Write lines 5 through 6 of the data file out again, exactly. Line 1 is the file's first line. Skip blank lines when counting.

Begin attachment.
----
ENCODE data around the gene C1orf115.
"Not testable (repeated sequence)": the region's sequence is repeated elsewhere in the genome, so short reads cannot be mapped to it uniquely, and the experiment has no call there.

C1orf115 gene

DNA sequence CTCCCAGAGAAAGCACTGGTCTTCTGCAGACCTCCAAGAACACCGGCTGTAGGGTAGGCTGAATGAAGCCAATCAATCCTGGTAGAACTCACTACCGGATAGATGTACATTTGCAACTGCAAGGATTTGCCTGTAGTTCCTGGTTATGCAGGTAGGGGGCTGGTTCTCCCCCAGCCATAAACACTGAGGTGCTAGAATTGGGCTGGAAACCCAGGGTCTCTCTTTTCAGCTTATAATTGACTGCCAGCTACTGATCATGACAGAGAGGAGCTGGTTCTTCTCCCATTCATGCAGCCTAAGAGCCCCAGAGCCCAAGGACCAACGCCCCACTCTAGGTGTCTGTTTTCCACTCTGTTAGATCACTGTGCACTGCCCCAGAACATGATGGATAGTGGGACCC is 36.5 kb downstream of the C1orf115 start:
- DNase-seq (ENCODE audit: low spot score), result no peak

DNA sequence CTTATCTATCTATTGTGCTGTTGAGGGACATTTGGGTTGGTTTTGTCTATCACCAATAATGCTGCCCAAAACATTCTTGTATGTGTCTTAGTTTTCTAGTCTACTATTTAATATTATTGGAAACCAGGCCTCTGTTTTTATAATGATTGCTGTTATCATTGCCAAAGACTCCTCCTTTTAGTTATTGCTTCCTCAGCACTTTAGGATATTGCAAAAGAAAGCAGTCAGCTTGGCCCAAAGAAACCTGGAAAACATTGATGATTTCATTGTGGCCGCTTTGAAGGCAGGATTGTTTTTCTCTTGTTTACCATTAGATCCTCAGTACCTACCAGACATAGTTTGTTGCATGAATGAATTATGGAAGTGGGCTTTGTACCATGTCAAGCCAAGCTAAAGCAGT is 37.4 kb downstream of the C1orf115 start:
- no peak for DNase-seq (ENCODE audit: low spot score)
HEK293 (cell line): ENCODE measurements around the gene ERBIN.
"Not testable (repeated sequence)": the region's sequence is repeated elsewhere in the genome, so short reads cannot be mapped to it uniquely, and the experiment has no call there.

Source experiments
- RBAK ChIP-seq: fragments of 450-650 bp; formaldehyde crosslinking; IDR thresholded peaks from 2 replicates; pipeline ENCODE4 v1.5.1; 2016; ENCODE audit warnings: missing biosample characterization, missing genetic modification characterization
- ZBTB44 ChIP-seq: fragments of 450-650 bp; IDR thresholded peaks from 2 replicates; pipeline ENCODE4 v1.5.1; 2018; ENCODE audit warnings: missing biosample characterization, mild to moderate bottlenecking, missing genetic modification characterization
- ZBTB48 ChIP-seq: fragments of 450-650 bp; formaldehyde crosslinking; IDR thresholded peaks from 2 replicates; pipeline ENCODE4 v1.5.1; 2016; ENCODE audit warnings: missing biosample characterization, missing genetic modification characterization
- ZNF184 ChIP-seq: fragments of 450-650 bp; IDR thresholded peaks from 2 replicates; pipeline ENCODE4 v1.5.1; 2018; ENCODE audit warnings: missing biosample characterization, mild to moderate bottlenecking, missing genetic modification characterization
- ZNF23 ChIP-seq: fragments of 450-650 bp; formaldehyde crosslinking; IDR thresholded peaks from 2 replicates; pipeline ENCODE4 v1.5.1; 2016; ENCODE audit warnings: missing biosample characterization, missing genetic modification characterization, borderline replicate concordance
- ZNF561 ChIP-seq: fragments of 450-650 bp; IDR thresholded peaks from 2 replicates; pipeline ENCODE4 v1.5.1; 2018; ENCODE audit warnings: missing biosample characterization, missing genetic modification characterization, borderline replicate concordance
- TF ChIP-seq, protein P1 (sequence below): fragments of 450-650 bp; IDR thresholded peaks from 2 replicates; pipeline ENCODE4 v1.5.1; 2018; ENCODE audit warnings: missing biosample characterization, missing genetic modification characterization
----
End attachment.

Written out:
- DNase-seq (ENCODE audit: low spot score), result no peak

DNA sequence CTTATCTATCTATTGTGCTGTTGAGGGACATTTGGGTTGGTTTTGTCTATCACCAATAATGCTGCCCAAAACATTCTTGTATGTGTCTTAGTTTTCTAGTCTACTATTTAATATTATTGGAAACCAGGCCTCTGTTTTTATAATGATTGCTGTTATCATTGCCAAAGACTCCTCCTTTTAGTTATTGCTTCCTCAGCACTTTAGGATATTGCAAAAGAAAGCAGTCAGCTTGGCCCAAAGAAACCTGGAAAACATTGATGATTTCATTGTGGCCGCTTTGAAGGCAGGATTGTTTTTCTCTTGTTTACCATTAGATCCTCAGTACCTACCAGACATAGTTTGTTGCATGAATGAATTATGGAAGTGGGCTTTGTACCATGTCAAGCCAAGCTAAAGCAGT is 37.4 kb downstream of the C1orf115 start: